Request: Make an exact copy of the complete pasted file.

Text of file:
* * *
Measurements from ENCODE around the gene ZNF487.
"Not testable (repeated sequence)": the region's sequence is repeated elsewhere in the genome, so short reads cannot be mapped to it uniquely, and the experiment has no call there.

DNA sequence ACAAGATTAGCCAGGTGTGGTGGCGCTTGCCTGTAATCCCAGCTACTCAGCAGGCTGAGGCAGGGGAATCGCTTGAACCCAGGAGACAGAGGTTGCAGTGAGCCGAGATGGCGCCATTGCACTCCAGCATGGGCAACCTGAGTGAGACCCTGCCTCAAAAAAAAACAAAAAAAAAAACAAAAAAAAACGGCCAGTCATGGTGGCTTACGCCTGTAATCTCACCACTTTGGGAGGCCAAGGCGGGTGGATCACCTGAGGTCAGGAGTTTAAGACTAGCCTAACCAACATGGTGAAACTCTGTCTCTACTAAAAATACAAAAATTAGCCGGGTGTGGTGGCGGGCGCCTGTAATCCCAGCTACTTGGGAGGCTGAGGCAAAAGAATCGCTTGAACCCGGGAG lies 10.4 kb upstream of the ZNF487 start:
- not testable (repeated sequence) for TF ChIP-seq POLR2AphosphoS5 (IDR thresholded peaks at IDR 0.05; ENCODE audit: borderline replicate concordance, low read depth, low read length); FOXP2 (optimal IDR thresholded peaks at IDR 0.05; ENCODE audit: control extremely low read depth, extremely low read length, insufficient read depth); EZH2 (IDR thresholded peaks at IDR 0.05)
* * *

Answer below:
Measurements from ENCODE around the gene ZNF487.
"Not testable (repeated sequence)": the region's sequence is repeated elsewhere in the genome, so short reads cannot be mapped to it uniquely, and the experiment has no call there.

DNA sequence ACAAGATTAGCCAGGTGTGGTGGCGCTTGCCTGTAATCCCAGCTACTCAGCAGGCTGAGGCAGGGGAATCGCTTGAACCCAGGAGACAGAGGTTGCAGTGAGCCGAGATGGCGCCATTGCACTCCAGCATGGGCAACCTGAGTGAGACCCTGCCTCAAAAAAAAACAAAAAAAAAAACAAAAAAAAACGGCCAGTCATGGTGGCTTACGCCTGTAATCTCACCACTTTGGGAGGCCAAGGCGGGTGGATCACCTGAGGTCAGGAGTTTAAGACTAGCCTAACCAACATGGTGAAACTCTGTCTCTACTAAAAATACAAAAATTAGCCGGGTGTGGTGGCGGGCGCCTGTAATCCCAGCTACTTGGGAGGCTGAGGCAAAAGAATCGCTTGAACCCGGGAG lies 10.4 kb upstream of the ZNF487 start:
- not testable (repeated sequence) for TF ChIP-seq POLR2AphosphoS5 (IDR thresholded peaks at IDR 0.05; ENCODE audit: borderline replicate concordance, low read depth, low read length); FOXP2 (optimal IDR thresholded peaks at IDR 0.05; ENCODE audit: control extremely low read depth, extremely low read length, insufficient read depth); EZH2 (IDR thresholded peaks at IDR 0.05)